6 Quick Things Investors Should Learn About M1 Ltd

M1 Ltd (SGX: B2F) is one of the cool companies in Singapore that shares webcasts and/or transcripts of their earnings presentations (the link for M1 is here).

As the smallest among the big trio in Singapore’s telecommunications industry – the others being Singapore Telecommunications Limited (SGX: Z74) and StarHub Ltd (SGX: CC3) – M1 makes its money through four business segments, namely, mobile services, fixed services, international services, and handset sales. The first three are collectively known as M1’s services revenue.

You can read more about M1 in here.

Stalling revenue?

Below are six useful things I learned from listening to M1’s fiscal third-quarter earnings webcast:

  1. As mentioned in my recap of M1’s earnings for the quarter,  the fixed services segment saw a 22% year-on-year increase in revenue. Poopalasingam Subra, M1’s Chief Marketing Officer, added that new corporate fiber lines are helping the segment’s average revenue per user (ARPU) grow.
  2. One analyst hypothesized that M1 had issued a minor downgrade on its profit, by adjusting its guidance from moderate growth to single digit growth. When asked for the reason, Chief Commercial Officer Lee Kok Chew said that the guidance change was about being more specific. He added that it is also a reflection of what M1 is seeing after completing three-quarters of the fiscal year. Notably, Singtel had also downgraded its revenue growth in its most recent quarter.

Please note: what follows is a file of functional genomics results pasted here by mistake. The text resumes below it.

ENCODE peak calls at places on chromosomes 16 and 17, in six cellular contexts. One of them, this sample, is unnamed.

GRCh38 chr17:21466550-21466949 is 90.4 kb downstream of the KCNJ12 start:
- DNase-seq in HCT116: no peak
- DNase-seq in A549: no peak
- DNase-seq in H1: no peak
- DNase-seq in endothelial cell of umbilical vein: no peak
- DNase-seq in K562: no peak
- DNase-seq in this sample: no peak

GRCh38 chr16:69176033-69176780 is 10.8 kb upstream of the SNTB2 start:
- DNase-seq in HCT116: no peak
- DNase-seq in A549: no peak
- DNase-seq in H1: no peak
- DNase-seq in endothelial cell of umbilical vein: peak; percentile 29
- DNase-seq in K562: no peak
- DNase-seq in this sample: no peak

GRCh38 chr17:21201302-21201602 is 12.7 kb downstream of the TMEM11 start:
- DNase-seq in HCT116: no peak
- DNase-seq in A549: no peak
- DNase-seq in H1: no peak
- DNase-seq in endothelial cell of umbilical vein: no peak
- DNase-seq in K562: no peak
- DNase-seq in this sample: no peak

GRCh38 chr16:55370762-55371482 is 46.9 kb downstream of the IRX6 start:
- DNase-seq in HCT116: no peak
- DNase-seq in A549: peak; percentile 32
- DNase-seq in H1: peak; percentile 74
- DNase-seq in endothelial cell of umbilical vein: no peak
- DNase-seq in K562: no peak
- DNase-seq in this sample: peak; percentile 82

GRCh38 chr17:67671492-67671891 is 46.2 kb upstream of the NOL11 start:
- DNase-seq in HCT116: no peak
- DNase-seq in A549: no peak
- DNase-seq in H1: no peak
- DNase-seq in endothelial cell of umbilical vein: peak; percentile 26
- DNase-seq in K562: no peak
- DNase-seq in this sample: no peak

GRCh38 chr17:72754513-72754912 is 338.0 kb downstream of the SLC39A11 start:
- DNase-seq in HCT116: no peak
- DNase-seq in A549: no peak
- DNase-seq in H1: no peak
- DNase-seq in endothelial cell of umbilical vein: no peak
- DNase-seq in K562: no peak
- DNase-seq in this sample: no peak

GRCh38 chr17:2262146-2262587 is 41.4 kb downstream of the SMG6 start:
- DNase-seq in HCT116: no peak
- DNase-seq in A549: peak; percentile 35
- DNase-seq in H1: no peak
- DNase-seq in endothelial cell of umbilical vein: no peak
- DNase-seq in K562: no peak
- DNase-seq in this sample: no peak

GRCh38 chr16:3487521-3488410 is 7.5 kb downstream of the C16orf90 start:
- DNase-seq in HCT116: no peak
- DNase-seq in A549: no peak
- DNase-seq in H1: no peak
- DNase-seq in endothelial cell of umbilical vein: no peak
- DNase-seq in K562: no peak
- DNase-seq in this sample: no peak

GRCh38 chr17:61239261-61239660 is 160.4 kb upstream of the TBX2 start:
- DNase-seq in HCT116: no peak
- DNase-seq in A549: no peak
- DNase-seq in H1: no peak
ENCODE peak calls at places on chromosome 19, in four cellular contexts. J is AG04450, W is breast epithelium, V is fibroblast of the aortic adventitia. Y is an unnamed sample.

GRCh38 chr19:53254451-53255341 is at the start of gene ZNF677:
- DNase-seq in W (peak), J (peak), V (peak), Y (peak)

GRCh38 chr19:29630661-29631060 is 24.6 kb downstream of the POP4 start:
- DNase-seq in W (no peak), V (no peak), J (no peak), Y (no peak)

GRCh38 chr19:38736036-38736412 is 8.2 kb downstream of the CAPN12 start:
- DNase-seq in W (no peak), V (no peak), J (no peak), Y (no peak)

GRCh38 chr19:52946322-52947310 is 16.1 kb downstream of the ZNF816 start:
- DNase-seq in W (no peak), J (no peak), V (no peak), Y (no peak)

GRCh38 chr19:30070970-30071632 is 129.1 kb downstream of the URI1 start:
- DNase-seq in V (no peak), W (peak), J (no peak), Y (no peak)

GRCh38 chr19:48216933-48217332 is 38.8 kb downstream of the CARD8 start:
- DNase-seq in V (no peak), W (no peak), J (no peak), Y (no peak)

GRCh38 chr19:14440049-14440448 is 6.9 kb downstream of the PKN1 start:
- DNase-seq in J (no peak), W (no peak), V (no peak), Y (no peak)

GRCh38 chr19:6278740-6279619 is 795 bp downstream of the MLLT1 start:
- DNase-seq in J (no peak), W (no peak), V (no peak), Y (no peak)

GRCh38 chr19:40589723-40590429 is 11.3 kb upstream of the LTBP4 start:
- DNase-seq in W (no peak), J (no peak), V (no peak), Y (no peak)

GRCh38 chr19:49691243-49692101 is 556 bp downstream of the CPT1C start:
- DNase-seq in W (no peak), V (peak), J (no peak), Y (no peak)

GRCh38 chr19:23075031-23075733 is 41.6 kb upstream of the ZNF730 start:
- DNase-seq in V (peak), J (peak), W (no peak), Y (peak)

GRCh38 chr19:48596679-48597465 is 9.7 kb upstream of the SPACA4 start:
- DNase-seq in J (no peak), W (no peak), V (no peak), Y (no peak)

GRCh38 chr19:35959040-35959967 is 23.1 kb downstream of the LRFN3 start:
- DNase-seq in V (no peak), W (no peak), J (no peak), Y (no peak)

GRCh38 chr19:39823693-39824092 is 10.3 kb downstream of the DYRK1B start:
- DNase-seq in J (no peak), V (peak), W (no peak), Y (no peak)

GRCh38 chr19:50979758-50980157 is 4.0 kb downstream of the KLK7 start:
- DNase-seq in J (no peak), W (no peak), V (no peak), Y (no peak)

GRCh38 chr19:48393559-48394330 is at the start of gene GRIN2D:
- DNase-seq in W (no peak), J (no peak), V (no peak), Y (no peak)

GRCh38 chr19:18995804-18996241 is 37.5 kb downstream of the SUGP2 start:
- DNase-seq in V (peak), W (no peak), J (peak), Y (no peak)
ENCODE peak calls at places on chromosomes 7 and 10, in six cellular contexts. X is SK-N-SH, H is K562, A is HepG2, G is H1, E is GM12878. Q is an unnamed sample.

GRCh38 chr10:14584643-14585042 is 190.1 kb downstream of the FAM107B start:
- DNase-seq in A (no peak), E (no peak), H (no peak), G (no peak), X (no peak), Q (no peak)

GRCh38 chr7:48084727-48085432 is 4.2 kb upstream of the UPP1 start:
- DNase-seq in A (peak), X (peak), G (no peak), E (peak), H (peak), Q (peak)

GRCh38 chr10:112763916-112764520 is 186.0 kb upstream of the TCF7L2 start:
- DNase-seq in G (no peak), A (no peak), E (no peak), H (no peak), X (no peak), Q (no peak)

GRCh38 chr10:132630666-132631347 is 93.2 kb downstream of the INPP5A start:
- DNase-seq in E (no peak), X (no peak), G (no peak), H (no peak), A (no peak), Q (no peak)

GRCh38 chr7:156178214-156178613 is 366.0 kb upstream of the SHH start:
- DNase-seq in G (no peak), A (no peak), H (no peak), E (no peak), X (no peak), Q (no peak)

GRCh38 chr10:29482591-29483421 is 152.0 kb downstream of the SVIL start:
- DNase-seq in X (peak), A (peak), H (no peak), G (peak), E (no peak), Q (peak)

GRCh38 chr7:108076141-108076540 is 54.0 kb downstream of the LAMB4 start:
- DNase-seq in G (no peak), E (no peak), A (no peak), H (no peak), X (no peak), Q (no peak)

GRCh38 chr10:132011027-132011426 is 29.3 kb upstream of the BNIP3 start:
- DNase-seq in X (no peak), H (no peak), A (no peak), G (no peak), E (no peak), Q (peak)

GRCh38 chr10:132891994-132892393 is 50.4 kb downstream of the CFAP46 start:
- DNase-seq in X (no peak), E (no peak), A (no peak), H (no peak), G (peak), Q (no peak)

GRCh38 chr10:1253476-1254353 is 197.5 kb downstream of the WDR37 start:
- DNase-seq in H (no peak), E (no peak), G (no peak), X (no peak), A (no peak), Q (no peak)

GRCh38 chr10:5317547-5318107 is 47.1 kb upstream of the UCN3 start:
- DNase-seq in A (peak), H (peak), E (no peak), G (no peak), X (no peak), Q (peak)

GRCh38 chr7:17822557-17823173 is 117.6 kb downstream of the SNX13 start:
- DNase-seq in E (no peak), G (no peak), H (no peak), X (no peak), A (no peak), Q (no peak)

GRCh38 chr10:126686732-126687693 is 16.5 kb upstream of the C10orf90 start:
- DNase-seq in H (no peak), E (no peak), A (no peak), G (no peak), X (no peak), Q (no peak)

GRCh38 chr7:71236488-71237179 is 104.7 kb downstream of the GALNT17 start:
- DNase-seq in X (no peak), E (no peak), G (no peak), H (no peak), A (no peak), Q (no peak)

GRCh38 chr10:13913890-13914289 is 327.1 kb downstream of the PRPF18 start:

3. M1’s management team was also challenged on its competitive positioning, in view of a potential fourth telco entering the market. Lee said that competition is not new. Chief Executive Officer Karen Kooi added that M1’s service has always been based on the provision of the best quality network and the best customer experience. Kooi cited the M1 Data Passport (a service that allows usage of local data bundle for overseas roaming) as an example of the company’s customer-focus.
  4. Subra added his view around the M1 Data Passport. M1 has rolled out the service to eleven countries, but it is still in the awareness building stage. Kooi added that it is better to measure progress over one year of operation so as to take seasonality (think usage during holidays) into consideration.
  5. M1’s mySIM plan is also picking up completely new customers. The service offers a SIM-only plan without any handset included. Lee added that this appeals to users who prefer to buy their own smartphones. Kooi also said that the mySIM plan is ARPU-dilutive, but the overall impact will be positive due to lower cost.
  6. M1 was also challenged on its dividend policy. One analyst questioned M1’s reasoning for paying out more than 80% of its profits. Kooi clarified that the company’s dividend policy is to pay out at least 80% of its net profits after tax as dividends.

Foolish takeaway

To buy and hold a company’s shares for the long term also means the need to keep up with developments in the firm.

The access to management teams via webcasts and transcripts gives the Foolish investor a fair chance to judge for themselves whether they would like to be invested alongside those teams. It also helps us put together a more complete thesis around a company and keep up with developments in its industry.

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The information provided is for general information purposes only and is not intended to be personalised investment or financial advice. Motley Fool Singapore contributor Chin Hui Leong doesn’t own shares in any companies mentioned.